Oh, élo, you fancy lower-case one-namer, you. I do love your impudent charm. And it wasn’t until I compared this to the aforementioned Birds of a Color that I realized that the side-eyed glance is definitely their metier.
Dot, Stripe, Squiggle by Sarah Grace Tuttle, ill. Miriam Nerlove
I give extra points for cleverness. This is a concept book that goes beyond its concept. I like very much using sea creatures as a way to convey the ideas of dots, stripes and squiggles. There’s great grace in how Tuttle and Nerlove tackle their subject here.
Duck’s Ditty by Kenneth Grahame, ill. Alex Willmore
Darndest thing. Note the tiny type at the bottom of the page here that reads, “An Adaptation of Everyone’s Favorite Song From, The Wind in the Willows”. Admit it. You can’t think of a more famous song from that book, can you? You might worry that the sheer loquaciousness of Grahame’s classic book would render the song inappropriate for a board book, but bizarrely enough this works here. I don’t know how, but it does.
Find Colors by Tamara Shopsin and Jason Fulford
I can’t believe that we got this far into the board book list without encountering a Shopsin/Fulford title. In 2018 this duo has gone on to dominate the clever-but-fun-for-kids board book genre. Though this book was originally published in association with the Whitney Museum of American Art, it’s great! You know what I mean. How many times have you looked at the children’s books in a museum gift shop and saw the sheer number of (what I like to call) coffee table board books in there. Taking a page out of Herve Tullet’s manual, this book actually doesn’t have any colors in it at all. Instead, readers have to go on a color-seeking mission. You hold up the book and find the color it’s asking for. So it’s interactive AND gets you off your butt. Kirkus suggested that if you go to a museum with a small child, you could take this along and find the colors in the paintings and view them through the book’s lens. Clever clever.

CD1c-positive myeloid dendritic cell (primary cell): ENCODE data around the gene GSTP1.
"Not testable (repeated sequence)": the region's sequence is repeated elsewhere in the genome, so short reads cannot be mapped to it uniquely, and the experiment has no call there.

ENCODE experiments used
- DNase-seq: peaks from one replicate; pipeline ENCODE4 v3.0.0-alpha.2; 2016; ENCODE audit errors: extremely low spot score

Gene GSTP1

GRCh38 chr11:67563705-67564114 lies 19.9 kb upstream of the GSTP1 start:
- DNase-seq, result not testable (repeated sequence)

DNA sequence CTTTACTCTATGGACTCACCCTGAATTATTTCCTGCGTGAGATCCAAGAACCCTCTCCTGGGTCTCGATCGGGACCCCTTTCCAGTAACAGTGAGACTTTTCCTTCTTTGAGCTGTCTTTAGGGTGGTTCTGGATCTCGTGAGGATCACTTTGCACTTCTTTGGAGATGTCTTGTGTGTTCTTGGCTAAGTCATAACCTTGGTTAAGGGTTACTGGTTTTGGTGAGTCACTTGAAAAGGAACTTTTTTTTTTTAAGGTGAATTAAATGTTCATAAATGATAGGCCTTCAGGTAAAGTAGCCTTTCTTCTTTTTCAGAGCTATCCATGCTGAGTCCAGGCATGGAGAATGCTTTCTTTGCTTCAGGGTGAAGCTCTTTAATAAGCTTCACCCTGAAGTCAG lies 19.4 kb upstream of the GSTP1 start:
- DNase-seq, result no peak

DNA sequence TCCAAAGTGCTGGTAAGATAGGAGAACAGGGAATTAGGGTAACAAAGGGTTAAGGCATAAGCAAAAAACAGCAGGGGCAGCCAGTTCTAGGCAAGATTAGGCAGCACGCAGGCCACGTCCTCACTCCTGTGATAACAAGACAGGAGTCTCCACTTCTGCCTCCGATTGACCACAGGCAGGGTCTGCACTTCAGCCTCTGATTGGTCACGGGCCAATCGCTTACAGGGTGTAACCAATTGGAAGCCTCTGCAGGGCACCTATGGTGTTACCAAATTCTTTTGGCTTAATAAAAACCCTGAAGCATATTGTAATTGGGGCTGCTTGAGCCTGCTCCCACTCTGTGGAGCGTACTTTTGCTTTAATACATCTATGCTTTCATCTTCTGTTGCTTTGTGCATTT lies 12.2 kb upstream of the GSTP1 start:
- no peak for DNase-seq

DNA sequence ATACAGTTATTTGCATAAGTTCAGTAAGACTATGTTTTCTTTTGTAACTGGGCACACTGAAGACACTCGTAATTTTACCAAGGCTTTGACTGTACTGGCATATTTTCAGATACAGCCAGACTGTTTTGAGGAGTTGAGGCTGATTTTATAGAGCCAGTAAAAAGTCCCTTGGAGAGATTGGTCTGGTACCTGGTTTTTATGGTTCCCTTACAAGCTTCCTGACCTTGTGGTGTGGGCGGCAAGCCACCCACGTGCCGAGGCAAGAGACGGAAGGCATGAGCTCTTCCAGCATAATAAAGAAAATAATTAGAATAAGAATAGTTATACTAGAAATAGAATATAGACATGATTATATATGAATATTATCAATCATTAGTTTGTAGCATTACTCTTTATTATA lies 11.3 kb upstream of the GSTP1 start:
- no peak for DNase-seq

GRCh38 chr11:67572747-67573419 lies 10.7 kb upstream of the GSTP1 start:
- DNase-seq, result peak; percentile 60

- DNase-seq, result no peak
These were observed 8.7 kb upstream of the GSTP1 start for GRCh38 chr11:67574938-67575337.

Guess Which Hand by Hans Wilhelm, ill. Ilaria Guarducci
Oh, I LIKE this one! See that little wheel along the side? Well, the idea here is that you turn it and the object that you’re looking for will end up randomly in each character’s hand (or paw, or wing, etc.). The child reader really, truly, and honestly doesn’t know where it is. The select the hand and lift the flap to see if they’re correct. It’s incredibly simple, effective, efficient, and smart.
Hello Birds: What Do You Say? by Loes Botman
I’m not the genius at identifying bird sounds that my mother is. As such, I hope we see more books like this one in the future. It’s basically a nonfiction board book, telling you which sounds each songbird makes. The fact that it’s also gorgeous to the eye is just gravy.
Here Come the Helpers by Leslie Kimmelman, ill. Barbara Bakos
Whenever a terrible disaster happens in the world, people like to quote Fred Rogers, who said to look for the helpers. Such helpers are highlighted here for those kiddos that dig cool vehicles and emergency workers alike.
Hi-Five Animals! by Ross Burach
This pairs rather beautifully with the aforementioned Guess Which Hand. In this book you hi-five a load of different animals. The size of their palms is perfect for young children. Kind of funny that I’ve never seen a book for the young do this before.